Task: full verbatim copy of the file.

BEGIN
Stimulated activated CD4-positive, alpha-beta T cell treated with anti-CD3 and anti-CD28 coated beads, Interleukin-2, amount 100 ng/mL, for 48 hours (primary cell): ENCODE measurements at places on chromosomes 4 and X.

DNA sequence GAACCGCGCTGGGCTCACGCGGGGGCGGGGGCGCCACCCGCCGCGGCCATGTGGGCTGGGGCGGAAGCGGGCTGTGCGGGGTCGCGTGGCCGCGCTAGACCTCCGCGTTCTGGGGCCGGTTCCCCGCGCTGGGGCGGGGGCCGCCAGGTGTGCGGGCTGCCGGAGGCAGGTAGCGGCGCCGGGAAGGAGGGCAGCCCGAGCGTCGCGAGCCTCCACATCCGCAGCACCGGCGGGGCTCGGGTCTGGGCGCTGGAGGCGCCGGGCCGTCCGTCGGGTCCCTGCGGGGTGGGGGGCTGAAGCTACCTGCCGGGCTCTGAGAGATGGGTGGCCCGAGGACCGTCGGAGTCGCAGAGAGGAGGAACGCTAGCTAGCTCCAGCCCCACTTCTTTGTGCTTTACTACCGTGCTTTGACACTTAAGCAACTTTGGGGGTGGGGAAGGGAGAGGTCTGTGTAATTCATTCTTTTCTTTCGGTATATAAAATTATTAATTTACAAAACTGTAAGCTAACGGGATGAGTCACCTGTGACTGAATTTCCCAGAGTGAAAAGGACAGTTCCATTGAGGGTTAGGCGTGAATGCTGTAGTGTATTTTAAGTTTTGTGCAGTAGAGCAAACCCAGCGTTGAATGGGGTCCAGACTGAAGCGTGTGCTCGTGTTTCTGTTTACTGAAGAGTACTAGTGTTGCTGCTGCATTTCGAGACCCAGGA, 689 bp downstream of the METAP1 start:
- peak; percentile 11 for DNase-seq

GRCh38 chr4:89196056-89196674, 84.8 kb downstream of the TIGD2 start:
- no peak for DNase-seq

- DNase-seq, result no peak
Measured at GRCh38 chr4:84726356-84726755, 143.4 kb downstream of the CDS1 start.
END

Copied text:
Stimulated activated CD4-positive, alpha-beta T cell treated with anti-CD3 and anti-CD28 coated beads, Interleukin-2, amount 100 ng/mL, for 48 hours (primary cell): ENCODE measurements at places on chromosomes 4 and X.

DNA sequence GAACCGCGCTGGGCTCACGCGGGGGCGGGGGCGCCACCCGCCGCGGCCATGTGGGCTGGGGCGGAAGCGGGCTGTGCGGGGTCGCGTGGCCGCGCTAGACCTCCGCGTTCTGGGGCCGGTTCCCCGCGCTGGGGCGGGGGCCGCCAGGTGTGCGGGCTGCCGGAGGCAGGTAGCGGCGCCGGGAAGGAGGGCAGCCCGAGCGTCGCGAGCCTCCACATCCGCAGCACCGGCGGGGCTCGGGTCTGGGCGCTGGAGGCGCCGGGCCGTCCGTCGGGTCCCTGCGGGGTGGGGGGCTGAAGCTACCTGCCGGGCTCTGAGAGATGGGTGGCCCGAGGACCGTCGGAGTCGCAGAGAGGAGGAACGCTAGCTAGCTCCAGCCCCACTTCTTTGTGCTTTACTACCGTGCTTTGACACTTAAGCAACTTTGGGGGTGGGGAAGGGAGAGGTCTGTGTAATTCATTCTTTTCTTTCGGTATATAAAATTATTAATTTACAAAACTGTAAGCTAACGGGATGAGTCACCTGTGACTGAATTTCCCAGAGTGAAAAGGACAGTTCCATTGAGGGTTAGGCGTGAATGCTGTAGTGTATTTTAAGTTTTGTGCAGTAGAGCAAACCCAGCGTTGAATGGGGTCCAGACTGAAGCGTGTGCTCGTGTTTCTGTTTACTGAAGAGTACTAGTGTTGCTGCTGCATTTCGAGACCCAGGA, 689 bp downstream of the METAP1 start:
- peak; percentile 11 for DNase-seq

GRCh38 chr4:89196056-89196674, 84.8 kb downstream of the TIGD2 start:
- no peak for DNase-seq

- DNase-seq, result no peak
Measured at GRCh38 chr4:84726356-84726755, 143.4 kb downstream of the CDS1 start.